Surgical Treatments

A torn ACL is generally replaced by a tendon called a graft. It could be an autograft, which means using a tendon from your knee is used to reconstruct the ACL. Examples include the hamstring tendon, which is from the back of your thigh, and the patellar tendon, which is from the front of your knee. ACL reconstruction surgery may also involve an allograft, which uses a human donor (cadaver) tendon.

Individuals who should consider surgical reconstruction include those who play sports, live an active lifestyle, perform heavy manual work, or perform jobs that involve a lot of turning, intricate cutting, or changing directions quickly. Early ACL reconstruction may result in growth plate injury for adolescents or young children with ACL tears. 

However, recent research supports early ACL reconstruction because delayed treatment may increase the risk of future cartilage or meniscus injuries. Moreover, newer surgical techniques made surgical reconstruction possible for children and teens. Individuals with combined injuries in the ACL and menisci may also need surgical treatment. 

This surgical treatment is also minimally invasive. Thus, the orthopedic surgeon will not make large incisions but instead use an arthroscope. It’s a thin instrument inserted into your joint through minor cuts. This way, the surgeon can see the extent of damage in the joint using a small camera (arthroscope).

What’s Next After ACL Injury Surgery?

Once your outpatient ACL surgery is over, it’s essential to keep the wound clean and dry. To manage pain and swelling, apply ice to your knee regularly. You might need to use crutches and a brace. Then, to keep strengthening your knee and the surrounding muscles, you’ll undergo physical therapy.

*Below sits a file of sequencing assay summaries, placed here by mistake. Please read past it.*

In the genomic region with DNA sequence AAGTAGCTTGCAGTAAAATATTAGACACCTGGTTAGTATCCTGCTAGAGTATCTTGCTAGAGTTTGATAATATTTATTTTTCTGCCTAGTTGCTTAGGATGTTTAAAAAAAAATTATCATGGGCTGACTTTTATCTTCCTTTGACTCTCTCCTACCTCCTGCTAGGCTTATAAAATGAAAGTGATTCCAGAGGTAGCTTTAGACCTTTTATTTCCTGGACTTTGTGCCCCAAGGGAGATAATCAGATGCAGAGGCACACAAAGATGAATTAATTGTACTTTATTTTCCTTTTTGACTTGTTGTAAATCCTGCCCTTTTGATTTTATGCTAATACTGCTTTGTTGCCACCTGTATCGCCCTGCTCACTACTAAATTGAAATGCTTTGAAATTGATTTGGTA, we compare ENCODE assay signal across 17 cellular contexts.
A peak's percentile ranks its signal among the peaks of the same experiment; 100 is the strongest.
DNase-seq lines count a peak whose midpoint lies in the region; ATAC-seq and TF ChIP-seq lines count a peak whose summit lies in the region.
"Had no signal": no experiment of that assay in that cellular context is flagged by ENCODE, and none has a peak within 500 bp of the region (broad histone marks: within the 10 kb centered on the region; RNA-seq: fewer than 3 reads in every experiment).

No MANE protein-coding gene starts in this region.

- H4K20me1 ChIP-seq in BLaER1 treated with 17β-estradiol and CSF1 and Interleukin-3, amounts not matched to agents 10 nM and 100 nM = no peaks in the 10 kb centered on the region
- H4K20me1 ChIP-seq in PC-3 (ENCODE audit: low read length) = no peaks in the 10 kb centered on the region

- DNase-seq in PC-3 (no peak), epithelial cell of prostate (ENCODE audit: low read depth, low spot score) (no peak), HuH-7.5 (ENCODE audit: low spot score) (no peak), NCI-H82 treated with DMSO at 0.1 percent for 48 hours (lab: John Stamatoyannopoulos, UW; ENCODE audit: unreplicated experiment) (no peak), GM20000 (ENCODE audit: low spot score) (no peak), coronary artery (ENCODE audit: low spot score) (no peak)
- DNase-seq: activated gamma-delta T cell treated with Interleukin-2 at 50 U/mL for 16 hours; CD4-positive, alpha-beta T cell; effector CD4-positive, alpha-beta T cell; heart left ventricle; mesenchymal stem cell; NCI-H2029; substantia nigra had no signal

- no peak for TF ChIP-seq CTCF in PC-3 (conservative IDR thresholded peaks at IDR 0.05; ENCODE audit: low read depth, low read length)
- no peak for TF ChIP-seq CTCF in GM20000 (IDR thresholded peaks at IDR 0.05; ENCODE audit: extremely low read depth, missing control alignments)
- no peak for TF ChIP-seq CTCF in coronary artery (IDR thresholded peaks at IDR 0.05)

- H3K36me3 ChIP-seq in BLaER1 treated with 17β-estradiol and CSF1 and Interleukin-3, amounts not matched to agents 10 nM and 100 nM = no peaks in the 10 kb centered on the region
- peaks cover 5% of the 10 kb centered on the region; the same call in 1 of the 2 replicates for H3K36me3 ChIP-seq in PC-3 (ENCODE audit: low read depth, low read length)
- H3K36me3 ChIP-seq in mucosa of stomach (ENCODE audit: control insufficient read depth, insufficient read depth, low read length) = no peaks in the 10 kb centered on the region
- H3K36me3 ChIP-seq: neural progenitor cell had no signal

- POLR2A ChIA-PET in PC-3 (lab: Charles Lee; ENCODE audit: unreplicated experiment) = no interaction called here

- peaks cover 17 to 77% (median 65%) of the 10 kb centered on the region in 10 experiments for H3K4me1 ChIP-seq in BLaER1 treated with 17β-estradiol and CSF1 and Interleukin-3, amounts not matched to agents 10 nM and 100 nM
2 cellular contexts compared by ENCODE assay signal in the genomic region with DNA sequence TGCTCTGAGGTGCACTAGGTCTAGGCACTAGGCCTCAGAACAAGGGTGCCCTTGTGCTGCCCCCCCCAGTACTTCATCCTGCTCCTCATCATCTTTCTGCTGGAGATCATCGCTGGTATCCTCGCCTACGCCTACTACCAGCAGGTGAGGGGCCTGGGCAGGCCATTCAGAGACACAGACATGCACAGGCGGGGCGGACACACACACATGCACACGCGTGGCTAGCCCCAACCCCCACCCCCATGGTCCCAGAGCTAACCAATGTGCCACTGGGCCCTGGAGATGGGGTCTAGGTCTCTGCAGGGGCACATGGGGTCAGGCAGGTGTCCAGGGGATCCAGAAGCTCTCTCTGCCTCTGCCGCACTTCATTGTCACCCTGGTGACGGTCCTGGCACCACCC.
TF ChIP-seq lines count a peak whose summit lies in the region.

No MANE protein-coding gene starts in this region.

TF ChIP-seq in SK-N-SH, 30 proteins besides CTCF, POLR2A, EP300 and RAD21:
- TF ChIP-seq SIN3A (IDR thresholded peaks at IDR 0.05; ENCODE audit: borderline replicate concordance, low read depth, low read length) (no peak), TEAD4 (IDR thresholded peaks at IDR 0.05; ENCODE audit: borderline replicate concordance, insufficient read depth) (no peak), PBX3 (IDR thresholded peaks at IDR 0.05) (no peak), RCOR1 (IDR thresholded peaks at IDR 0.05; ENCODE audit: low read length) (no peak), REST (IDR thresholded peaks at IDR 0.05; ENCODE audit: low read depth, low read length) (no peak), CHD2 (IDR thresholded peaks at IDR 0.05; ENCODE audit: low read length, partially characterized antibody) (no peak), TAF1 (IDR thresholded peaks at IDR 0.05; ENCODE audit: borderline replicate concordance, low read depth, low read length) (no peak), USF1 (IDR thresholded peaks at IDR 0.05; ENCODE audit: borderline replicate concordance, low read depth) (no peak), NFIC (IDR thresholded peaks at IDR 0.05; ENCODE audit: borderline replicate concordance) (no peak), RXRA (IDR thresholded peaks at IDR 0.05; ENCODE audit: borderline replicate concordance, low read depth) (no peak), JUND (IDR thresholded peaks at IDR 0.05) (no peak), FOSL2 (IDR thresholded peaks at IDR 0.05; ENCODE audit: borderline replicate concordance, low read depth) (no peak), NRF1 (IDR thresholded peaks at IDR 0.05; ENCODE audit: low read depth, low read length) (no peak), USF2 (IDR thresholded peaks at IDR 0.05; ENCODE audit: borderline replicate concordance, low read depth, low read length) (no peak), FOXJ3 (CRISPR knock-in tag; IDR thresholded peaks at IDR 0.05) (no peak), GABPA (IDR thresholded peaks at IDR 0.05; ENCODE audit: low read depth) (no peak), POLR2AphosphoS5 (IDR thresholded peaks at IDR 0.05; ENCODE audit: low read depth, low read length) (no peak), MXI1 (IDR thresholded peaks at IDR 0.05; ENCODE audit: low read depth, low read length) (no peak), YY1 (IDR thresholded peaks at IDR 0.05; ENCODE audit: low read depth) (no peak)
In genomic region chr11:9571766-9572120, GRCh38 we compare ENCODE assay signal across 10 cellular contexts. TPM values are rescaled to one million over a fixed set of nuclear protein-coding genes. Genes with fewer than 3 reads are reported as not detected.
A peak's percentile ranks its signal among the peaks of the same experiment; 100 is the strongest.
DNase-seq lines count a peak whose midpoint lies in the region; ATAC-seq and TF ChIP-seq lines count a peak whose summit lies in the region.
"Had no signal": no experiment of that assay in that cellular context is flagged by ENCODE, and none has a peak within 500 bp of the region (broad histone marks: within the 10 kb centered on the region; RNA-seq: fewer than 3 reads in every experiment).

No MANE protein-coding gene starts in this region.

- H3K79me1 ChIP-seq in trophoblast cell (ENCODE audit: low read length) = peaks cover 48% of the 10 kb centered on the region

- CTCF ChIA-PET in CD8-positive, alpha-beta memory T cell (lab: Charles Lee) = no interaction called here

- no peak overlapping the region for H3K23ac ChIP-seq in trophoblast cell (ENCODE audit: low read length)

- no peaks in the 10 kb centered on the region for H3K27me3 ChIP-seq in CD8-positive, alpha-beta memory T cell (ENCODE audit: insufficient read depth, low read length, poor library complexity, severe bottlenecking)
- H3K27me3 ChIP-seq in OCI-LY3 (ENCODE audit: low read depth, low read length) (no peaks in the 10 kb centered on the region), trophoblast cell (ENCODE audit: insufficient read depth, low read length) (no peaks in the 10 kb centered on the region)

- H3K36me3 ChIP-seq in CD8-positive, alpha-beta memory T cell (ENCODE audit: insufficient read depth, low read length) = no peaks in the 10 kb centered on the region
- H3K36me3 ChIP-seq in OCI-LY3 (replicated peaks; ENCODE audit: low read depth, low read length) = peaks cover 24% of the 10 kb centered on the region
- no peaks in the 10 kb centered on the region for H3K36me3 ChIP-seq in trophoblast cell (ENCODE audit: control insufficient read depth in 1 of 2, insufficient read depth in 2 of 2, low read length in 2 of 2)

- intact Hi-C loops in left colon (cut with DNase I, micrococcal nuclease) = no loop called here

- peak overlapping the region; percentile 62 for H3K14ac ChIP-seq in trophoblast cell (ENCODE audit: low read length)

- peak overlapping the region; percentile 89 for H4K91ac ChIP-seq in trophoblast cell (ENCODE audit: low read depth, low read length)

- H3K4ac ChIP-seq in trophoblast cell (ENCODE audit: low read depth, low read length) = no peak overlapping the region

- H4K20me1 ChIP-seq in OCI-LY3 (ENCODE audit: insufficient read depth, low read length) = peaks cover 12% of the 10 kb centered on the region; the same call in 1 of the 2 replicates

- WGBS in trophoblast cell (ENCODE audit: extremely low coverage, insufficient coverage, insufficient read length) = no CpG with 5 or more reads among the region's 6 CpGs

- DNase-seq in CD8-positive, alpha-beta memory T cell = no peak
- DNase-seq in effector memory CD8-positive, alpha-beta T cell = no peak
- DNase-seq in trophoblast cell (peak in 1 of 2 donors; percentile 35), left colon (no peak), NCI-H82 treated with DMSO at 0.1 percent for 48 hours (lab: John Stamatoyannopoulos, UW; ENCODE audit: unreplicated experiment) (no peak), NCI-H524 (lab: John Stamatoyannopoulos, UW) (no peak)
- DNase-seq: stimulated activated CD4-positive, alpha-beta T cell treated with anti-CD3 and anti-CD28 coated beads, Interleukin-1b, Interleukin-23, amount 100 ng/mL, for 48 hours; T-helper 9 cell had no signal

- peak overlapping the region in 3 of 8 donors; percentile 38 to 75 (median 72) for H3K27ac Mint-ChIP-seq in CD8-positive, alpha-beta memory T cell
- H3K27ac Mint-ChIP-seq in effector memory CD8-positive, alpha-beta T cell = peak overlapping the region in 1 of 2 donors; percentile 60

A few days after the surgery, do slow and simple strengthening exercises. You can also perform some weight-bearing exercises. You can engage in sport-specific activities around 12 to 16 weeks after the surgery if you are not an athlete. These include agility drills, jumping, hopping, and more. Your doctor will update you throughout your healing process. Meanwhile, athletes can return to regular activity for around six to nine months following their ACL surgery.

Contact Academy Orthopedics

Anterior cruciate ligament injuries are painful, can hamper your daily activity, and even negatively affect your career. While nonsurgical options work for some, most may require ACL reconstruction.

At Academy Orthopedics, we treat every patient like family and want to help you get back to your happy and active lifestyle as soon as possible. From knee arthroscopy and joint replacement surgery to sports medicine, our board-certified, fellowship-trained orthopedic surgeons are equipped to address your needs. Call us today at (770) 271-9857 for appointments and more information.